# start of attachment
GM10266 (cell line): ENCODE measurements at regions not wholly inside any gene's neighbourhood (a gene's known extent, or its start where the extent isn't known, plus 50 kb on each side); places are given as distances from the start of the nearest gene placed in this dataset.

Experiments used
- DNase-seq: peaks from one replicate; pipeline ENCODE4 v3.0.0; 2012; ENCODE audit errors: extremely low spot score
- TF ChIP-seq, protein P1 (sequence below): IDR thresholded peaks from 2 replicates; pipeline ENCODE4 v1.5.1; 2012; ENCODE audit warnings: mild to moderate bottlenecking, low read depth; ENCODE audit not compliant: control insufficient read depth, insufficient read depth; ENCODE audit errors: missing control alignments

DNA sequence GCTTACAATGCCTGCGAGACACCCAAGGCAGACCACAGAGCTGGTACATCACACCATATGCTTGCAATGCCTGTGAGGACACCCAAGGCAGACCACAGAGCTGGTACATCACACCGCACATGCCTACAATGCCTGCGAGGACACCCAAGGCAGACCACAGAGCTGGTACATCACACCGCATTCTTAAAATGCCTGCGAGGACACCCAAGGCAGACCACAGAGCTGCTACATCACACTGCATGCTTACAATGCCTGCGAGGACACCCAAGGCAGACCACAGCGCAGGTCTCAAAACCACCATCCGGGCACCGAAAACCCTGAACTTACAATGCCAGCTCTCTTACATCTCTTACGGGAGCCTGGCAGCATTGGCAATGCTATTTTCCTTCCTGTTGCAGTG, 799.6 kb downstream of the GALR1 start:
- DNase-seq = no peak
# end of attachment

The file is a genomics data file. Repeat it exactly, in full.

GM10266 (cell line): ENCODE measurements at regions not wholly inside any gene's neighbourhood (a gene's known extent, or its start where the extent isn't known, plus 50 kb on each side); places are given as distances from the start of the nearest gene placed in this dataset.

Experiments used
- DNase-seq: peaks from one replicate; pipeline ENCODE4 v3.0.0; 2012; ENCODE audit errors: extremely low spot score
- TF ChIP-seq, protein P1 (sequence below): IDR thresholded peaks from 2 replicates; pipeline ENCODE4 v1.5.1; 2012; ENCODE audit warnings: mild to moderate bottlenecking, low read depth; ENCODE audit not compliant: control insufficient read depth, insufficient read depth; ENCODE audit errors: missing control alignments

DNA sequence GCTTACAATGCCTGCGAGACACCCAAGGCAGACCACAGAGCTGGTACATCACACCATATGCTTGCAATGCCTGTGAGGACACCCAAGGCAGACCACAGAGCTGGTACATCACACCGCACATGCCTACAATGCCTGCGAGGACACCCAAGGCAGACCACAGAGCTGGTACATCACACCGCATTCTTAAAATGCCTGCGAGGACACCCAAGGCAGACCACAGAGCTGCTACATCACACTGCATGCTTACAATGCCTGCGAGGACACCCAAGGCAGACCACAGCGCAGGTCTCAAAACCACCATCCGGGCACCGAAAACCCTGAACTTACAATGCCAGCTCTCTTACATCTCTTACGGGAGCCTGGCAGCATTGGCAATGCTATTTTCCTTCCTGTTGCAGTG, 799.6 kb downstream of the GALR1 start:
- DNase-seq = no peak